Better. Faster. Stronger. Those would be the sentiments of Drew Levinson, not Kanye West. Wirtz Beverage Nevada’s director of strategic activation and his team have a solid game plan in place for Downtown’s third annual Life Is Beautiful festival beverage program September 25-27. “Faster … and more streamlined,” Levinson adds. “Still far superior to any program out there, at any festival.”
Here’s what hasn’t changed: You’ll still stroll over to any of the culinary villages for a skillfully batched cocktail, finished a la minute by bartenders. Or a craft beer. Or glass of wine. There will still be an official festival cocktail in the style of last year’s Ketel One Dutch mule; there’s even been talk of a mule encore. But that’s pretty much where the similarities end.
Chief among the changes are the festival dates. Shifting to late September, this fall festival (technically) has landed itself back in what is, temperature wise, still very much summer in Las Vegas. “We want to make sure we’re providing really refreshing cocktails,” Levinson says. Plans already call, we hear, for more shaded dining and drinking spots. And the cocktail menu itself has shifted accordingly. “Last year, we had one frozen drink in the entire festival—it also happened to be one of our top five selling cocktails. This year, we’ll have no less than 12.” Levinson says. “We are also looking at potential new ways of delivering cocktails, such as frozen popsicles.” Also mentioned: beer-keg backpacks.
In 2014, Life Is Beautiful bars served, Levinson says, 4,500 gallons of batched cocktails, 50 separate recipes, made fresh 20-25 gallons at a time, “which is an incredible undertaking,” Levinson says. This year, he anticipates serving upward of 5,000 gallons, but with a more realistic 25 recipes. Accomplishing this feat will be consultants Willy Shine and Leo Degroff with their five-to-seven-member team, plus another 15-20 assistants. From Wirtz, along with Levinson, there’s beverage development specialist Andrew Pollard, craft spirit specialist Jeremy Merritt, craft portfolio specialist Michael Shetler and “the linchpin,” special events coordinator David Forst.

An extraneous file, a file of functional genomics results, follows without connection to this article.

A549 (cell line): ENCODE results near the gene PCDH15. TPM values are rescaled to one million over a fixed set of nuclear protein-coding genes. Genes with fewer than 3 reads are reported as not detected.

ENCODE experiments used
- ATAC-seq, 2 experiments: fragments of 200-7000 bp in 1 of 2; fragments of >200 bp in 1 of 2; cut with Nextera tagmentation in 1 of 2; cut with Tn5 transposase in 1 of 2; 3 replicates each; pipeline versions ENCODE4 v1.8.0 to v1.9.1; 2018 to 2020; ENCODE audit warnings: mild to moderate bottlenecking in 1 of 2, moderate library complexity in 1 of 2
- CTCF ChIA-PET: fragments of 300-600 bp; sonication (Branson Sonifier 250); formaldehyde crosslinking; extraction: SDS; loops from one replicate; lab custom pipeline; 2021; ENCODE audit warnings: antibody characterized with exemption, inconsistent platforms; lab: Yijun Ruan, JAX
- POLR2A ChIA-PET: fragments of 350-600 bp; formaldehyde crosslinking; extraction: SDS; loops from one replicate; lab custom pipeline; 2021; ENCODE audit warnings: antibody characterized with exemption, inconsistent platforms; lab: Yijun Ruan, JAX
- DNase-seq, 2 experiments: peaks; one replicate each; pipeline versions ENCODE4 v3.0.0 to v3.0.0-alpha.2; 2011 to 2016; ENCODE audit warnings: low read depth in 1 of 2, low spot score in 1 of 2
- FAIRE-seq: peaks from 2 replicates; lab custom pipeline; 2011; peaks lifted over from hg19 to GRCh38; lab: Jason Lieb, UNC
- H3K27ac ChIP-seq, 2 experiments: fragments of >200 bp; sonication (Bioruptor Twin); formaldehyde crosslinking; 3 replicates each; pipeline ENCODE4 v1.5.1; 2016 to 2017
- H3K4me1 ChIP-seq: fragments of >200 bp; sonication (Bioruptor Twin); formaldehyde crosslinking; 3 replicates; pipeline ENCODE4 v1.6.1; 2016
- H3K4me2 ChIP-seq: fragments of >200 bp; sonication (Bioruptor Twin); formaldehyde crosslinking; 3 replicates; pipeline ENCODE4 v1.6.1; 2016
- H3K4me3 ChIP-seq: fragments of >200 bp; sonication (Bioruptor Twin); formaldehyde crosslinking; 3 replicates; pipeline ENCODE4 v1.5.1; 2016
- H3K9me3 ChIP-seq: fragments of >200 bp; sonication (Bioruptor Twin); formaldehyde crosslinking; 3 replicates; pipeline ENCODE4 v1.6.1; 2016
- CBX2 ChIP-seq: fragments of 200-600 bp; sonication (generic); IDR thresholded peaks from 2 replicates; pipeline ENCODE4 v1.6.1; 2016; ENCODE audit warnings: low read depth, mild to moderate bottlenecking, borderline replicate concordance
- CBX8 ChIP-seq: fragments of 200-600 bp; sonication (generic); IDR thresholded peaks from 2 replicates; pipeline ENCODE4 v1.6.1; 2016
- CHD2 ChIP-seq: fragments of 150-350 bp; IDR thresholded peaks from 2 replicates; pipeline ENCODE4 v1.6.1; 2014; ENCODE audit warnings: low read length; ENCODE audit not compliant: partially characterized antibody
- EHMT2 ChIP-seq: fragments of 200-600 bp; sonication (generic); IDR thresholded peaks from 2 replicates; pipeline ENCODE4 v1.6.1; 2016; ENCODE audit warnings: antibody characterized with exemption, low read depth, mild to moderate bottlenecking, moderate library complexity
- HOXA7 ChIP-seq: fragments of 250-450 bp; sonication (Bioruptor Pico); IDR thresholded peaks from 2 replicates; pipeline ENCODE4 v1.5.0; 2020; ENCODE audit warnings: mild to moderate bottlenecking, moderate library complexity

Once again, five major liquor sponsors have signed on, including returning brands Ketel One, Jack Daniel’s and Fernet-Branca, and first-timer Milagro Tequila.
With a tad less emphasis on pairing with the food vendors and more emphasis on quenching ability and speed of service, Levinson and his team are toying with the idea of draft cocktails to get those drinks into festivalgoers’ hands as fast as possible, “something that’s never been done in this scale in this type of festival environment,” he says. And just when you think the cocktail alchemy has hit its apex: “We can also have fun with different gasses: nitrogen if we want them to be inert, CO2 for a carbonated margarita or fill-in-the-blank cocktail. It gives us this other latitude of texture that really is refreshing in this warm environment.”
Beer nuts, get excited for 24 craft beers and the Nevada launch of Left Hand Brewing. Prefer wine? Look for a 60/40, or even 70/30, white-to-red ratio and think Prisoner, Chalk Hill and Crimson. And on the general concession side, Wirtz will offer Electric Sky, stackable wine cups perfect for a festival setting. If you’re the hands-on sort, you’ll dig the live cocktail demos. And if you plan on being a baller, Hyde by SBE will be handling your table/bottle service, with food by Hearthstone Kitchen & Cellar and Nobu while you enjoy the newly east-facing Downtown stage.
One thing that’s not changed, however, is Wirtz’s core mission in partnering with the festival: “We wanted to do something that’s about growing the local community, that interacts a lot with local businesses and the people who live, work and raise their children here,” Levinson says. “And we felt that this is the perfect festival for doing something like that.”